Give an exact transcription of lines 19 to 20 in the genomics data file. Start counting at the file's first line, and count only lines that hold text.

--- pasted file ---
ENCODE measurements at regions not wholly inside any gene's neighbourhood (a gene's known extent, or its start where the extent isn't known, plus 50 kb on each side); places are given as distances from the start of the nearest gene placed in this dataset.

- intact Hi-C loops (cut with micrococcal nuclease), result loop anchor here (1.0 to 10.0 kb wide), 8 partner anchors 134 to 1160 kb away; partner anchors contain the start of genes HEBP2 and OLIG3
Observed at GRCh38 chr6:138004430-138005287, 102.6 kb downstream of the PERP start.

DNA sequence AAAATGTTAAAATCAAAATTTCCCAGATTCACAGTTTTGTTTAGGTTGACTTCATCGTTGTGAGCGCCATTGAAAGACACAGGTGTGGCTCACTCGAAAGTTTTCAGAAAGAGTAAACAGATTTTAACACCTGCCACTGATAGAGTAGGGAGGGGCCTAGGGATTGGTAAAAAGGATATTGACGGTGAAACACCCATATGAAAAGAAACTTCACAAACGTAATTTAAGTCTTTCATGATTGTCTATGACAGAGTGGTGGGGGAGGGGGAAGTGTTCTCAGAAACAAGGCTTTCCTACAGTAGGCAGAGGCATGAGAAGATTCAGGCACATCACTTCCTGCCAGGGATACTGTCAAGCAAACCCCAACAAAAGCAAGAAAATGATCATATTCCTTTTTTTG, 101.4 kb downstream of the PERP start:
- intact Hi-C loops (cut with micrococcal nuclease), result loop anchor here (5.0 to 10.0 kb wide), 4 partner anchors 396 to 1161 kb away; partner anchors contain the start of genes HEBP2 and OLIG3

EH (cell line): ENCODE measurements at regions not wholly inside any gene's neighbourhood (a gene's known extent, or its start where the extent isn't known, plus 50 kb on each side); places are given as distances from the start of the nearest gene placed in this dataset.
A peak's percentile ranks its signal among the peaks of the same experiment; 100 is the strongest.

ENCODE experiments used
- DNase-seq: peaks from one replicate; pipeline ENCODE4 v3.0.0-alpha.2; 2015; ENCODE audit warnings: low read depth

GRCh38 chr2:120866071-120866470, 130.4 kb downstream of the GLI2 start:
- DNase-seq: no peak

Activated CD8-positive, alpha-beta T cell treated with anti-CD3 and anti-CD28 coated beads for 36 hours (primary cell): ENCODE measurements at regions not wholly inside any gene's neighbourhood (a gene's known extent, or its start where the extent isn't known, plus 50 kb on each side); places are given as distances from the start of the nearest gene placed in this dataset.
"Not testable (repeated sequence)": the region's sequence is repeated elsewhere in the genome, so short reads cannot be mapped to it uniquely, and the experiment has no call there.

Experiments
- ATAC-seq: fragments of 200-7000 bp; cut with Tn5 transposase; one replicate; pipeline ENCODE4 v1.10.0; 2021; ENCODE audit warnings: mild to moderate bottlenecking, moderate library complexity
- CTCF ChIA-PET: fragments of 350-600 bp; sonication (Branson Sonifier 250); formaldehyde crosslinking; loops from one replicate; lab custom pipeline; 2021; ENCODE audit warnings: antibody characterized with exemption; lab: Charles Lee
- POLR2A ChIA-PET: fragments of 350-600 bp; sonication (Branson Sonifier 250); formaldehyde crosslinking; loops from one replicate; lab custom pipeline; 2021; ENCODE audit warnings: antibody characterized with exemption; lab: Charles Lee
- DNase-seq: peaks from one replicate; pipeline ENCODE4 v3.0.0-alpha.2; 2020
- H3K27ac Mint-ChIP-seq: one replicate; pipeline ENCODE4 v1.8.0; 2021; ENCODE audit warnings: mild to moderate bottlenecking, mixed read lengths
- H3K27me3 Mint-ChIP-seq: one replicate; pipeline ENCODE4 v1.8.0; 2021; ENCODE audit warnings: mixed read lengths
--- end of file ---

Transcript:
- H3K27ac Mint-ChIP-seq: one replicate; pipeline ENCODE4 v1.8.0; 2021; ENCODE audit warnings: mild to moderate bottlenecking, mixed read lengths
- H3K27me3 Mint-ChIP-seq: one replicate; pipeline ENCODE4 v1.8.0; 2021; ENCODE audit warnings: mixed read lengths